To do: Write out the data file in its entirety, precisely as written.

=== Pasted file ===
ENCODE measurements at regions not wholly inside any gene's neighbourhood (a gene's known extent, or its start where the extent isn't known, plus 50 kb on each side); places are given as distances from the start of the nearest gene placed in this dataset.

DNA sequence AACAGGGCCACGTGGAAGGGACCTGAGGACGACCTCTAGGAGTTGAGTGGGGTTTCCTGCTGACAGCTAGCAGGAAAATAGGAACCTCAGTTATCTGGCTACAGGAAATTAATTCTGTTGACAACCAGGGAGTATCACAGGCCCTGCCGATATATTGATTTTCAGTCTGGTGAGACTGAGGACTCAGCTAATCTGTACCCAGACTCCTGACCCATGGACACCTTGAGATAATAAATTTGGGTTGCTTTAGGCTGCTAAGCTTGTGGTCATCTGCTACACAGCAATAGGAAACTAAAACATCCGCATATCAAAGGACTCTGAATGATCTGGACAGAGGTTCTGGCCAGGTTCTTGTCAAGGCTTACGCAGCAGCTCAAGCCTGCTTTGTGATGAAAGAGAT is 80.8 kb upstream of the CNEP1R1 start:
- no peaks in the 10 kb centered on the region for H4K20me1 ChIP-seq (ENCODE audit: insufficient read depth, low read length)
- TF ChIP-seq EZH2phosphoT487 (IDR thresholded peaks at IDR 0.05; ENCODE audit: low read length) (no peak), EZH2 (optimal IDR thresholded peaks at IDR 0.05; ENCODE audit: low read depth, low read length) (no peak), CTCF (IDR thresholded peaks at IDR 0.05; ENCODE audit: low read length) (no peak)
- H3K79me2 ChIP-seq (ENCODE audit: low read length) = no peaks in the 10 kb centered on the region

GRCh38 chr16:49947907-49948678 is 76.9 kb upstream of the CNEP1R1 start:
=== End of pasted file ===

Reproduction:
ENCODE measurements at regions not wholly inside any gene's neighbourhood (a gene's known extent, or its start where the extent isn't known, plus 50 kb on each side); places are given as distances from the start of the nearest gene placed in this dataset.

DNA sequence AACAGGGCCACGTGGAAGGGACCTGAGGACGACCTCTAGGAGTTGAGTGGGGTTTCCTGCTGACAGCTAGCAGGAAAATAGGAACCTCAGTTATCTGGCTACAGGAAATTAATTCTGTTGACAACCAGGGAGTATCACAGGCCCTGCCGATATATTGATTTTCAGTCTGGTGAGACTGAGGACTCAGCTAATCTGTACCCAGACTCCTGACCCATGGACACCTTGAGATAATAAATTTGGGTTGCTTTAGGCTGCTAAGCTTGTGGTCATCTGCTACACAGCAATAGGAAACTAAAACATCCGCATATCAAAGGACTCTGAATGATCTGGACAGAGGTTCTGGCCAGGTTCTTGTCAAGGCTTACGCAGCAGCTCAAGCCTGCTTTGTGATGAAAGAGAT is 80.8 kb upstream of the CNEP1R1 start:
- no peaks in the 10 kb centered on the region for H4K20me1 ChIP-seq (ENCODE audit: insufficient read depth, low read length)
- TF ChIP-seq EZH2phosphoT487 (IDR thresholded peaks at IDR 0.05; ENCODE audit: low read length) (no peak), EZH2 (optimal IDR thresholded peaks at IDR 0.05; ENCODE audit: low read depth, low read length) (no peak), CTCF (IDR thresholded peaks at IDR 0.05; ENCODE audit: low read length) (no peak)
- H3K79me2 ChIP-seq (ENCODE audit: low read length) = no peaks in the 10 kb centered on the region

GRCh38 chr16:49947907-49948678 is 76.9 kb upstream of the CNEP1R1 start: